The sapphire deposits of Kashmir are still well known in the gem industry, despite the fact that the peak production from this area mostly took place in a relatively short period at the end of the nineteenth and early twentieth centuries. Kashmir-origin contributes meaningfully to the value of a sapphire, and most corundum of Kashmir origin can be readily identified by its characteristic silky appearance and exceptional hue. At present, the world record price-per-carat for sapphire at auction was achieved by a sapphire from Kashmir in a ring, which sold for approximately $242,000 per carat (more than $6.74 million in total, including buyer's premium) in October 2015.
In 1902 the French chemist Auguste Verneuil developed a process for producing synthetic sapphire crystals. In the Verneuil process, named after him, fine alumina powder is added to an oxyhydrogen flame, and this is directed downward against a mantle. The alumina in the flame is slowly deposited, creating a teardrop shaped "boule" of sapphire material. Chemical dopants can be added to create artificial versions of the ruby, and all the other natural colors of sapphire, and in addition, other colors never seen in geological samples. Artificial sapphire material is identical to natural sapphire, except it can be made without the flaws that are found in natural stones. The disadvantage of Verneuil process is that the grown crystals have high internal strains. Many methods of manufacturing sapphire today are variations of the Czochralski process, which was invented in 1916 by Polish chemist Jan Czochralski. In this process, a tiny sapphire seed crystal is dipped into a crucible made of the precious metal iridium or molybdenum, containing molten alumina, and then slowly withdrawn upward at a rate of 1 to 100 mm per hour. The alumina crystallizes on the end, creating long carrot-shaped boules of large size up to 200 kg in mass.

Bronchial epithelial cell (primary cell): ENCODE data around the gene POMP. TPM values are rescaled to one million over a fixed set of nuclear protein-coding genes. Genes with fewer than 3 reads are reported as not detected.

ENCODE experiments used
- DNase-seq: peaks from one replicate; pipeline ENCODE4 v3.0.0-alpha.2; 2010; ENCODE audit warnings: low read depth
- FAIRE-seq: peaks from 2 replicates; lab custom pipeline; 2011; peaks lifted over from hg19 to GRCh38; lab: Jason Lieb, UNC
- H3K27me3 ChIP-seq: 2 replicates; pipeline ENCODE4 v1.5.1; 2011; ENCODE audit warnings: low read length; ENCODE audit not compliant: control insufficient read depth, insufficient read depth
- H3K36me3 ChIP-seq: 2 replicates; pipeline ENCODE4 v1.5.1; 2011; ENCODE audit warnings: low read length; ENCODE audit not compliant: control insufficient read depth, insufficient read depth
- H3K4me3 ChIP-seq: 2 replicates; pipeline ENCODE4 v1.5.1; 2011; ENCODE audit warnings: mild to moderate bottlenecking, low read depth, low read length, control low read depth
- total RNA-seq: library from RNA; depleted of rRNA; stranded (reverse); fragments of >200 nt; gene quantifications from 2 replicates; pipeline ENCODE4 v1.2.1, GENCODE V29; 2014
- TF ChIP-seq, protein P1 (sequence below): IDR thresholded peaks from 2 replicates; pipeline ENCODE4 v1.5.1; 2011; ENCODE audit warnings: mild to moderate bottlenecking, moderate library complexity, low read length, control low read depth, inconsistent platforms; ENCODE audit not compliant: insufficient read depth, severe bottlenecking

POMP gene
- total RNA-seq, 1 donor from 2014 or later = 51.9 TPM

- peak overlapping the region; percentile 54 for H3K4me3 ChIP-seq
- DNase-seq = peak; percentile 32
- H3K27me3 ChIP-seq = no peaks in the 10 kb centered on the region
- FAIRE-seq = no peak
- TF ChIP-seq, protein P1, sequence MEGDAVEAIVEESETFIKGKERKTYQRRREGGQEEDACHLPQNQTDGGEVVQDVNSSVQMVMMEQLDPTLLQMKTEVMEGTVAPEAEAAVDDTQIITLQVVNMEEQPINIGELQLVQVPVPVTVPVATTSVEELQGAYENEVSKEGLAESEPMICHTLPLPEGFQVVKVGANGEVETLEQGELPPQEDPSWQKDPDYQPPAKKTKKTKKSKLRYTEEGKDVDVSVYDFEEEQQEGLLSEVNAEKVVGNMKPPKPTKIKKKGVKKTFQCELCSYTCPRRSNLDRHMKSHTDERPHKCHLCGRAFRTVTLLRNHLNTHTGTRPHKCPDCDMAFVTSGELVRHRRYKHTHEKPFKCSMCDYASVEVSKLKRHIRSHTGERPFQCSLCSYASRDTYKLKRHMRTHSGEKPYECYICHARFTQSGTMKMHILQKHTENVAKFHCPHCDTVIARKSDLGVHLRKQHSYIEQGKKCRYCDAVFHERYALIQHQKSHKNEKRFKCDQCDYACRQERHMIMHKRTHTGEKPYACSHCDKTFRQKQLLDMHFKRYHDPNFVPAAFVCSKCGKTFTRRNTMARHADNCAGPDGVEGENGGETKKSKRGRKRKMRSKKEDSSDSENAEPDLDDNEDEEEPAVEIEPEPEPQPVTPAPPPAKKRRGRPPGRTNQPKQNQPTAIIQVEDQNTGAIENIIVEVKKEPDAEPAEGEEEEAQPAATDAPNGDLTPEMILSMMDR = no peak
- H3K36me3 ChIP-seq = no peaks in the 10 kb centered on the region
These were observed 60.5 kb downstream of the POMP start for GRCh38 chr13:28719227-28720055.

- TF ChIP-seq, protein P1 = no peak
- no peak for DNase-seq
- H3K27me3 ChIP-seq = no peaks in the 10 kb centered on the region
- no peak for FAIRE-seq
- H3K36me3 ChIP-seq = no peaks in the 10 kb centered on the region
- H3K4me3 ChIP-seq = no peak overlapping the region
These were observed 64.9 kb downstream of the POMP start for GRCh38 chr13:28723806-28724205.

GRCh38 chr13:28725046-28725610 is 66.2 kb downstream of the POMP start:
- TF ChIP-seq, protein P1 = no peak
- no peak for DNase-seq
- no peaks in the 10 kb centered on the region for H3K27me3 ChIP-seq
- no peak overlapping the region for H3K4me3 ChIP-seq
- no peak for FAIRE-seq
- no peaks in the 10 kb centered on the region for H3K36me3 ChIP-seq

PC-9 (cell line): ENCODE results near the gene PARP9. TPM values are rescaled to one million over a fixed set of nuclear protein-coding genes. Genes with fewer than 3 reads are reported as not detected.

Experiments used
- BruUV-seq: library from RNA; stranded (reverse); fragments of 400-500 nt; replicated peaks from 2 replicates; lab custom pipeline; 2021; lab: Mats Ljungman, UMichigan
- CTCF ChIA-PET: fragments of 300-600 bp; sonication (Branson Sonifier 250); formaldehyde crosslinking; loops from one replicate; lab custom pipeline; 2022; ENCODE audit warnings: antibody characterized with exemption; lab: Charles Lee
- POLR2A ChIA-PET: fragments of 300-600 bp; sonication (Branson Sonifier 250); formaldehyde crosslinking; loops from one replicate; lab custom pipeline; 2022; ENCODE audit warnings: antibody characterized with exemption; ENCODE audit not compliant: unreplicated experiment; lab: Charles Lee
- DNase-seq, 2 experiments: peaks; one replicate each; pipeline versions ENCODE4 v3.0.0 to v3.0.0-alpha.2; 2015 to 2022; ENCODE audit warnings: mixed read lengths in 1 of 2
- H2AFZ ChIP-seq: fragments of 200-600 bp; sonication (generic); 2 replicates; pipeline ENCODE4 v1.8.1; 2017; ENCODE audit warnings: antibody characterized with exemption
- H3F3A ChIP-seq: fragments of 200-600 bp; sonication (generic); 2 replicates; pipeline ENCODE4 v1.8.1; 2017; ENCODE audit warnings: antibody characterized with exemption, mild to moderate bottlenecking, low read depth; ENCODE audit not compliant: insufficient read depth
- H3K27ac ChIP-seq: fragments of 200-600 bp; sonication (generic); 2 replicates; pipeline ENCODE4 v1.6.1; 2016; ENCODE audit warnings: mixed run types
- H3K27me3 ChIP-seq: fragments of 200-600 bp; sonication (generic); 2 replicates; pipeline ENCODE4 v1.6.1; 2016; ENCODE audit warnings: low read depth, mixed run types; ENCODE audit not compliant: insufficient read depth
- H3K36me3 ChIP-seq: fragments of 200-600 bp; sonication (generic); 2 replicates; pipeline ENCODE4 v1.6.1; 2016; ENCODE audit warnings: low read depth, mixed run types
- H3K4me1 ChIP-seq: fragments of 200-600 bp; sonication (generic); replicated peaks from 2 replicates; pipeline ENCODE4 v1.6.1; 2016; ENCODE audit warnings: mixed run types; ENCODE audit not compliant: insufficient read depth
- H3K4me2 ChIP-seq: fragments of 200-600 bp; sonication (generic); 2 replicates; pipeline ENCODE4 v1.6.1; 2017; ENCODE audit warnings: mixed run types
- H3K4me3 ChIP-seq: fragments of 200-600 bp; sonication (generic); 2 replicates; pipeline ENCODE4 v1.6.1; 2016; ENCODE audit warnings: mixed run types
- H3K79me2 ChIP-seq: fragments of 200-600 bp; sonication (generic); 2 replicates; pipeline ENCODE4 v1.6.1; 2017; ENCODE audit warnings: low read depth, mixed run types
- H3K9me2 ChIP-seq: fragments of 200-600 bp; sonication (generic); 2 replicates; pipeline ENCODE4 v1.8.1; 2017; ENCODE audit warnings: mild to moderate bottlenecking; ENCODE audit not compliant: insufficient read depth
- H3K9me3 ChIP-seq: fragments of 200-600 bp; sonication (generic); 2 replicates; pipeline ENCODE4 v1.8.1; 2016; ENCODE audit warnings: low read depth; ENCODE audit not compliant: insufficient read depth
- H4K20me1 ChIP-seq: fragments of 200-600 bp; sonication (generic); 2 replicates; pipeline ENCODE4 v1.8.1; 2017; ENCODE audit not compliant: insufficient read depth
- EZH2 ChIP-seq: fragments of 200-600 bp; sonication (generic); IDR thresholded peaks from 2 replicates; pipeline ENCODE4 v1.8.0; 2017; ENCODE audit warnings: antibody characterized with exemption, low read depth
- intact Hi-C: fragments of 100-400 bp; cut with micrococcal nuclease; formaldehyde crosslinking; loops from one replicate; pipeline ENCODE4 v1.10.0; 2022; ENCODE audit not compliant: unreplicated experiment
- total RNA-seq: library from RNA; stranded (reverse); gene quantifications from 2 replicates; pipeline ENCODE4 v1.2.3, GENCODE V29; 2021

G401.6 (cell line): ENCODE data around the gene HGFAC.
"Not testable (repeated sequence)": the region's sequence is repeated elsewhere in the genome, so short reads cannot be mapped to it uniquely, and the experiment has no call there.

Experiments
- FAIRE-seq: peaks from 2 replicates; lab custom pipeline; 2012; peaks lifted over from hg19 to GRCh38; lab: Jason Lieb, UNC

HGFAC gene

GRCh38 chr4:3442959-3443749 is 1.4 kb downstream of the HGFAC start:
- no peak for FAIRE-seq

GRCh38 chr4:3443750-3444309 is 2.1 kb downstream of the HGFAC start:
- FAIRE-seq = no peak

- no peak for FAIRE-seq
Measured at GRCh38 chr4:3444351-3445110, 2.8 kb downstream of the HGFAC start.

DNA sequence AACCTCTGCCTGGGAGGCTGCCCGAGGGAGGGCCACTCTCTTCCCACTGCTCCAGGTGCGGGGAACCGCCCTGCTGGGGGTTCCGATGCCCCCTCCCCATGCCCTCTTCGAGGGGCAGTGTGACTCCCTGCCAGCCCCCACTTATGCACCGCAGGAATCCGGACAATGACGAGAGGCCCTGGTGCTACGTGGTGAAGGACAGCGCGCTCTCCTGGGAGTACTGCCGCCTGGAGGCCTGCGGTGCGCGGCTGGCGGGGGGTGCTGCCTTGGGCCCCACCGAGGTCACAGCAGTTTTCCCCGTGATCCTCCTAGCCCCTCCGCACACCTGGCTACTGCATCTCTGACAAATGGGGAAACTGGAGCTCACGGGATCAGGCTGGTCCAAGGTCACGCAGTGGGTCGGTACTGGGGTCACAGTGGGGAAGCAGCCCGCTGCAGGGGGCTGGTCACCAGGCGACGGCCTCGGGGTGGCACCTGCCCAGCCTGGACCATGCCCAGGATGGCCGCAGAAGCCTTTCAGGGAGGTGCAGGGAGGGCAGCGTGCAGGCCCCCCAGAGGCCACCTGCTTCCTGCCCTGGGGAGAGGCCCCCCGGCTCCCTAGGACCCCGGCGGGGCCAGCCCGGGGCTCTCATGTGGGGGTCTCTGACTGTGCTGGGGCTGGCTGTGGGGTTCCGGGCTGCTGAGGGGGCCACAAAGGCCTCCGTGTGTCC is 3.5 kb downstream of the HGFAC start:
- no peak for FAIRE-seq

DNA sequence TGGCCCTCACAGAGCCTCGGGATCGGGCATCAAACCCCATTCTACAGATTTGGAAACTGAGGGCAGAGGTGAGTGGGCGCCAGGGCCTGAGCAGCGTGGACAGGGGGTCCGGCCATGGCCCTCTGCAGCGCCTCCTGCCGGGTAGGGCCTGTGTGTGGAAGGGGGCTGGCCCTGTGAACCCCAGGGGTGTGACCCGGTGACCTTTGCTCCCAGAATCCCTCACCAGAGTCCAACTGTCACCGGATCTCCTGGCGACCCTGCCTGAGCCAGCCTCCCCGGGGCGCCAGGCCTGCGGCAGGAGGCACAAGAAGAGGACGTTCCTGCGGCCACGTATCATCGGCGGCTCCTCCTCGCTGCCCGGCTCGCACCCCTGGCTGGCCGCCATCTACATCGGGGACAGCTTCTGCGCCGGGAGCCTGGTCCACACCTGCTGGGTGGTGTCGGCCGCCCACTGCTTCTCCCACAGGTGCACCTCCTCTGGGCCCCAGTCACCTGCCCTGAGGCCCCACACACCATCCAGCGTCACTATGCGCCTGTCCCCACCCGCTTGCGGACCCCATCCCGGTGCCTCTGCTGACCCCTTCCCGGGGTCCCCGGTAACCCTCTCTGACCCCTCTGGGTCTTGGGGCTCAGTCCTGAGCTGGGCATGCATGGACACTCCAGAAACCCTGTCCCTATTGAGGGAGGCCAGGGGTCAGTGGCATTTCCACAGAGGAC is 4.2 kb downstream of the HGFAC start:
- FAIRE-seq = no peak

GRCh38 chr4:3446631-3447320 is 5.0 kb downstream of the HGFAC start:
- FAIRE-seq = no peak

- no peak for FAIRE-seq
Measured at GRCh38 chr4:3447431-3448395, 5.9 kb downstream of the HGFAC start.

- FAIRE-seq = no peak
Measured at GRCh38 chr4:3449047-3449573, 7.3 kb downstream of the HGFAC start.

Synthetic sapphire is also produced industrially from agglomerated aluminium oxide, sintered and fused (such as by hot isostatic pressing) in an inert atmosphere, yielding a transparent but slightly porous polycrystalline product.
In 2003 the world's production of synthetic sapphire was 250 tons (1.25 × 109 carats), mostly by the United States and Russia. The availability of cheap synthetic sapphire unlocked many industrial uses for this unique material:
The first laser was made with a rod of synthetic ruby. Titanium-sapphire lasers are popular due to their relatively rare capacity to be tuned to various wavelengths in the red and near-infrared region of the electromagnetic spectrum. They can also be easily mode-locked. In these lasers a synthetically produced sapphire crystal with chromium or titanium impurities is irradiated with intense light from a special lamp, or another laser, to create stimulated emission.
High quality synthetic sapphire substrates use in nanotechnology is often called Blue Glass, due to its blue color.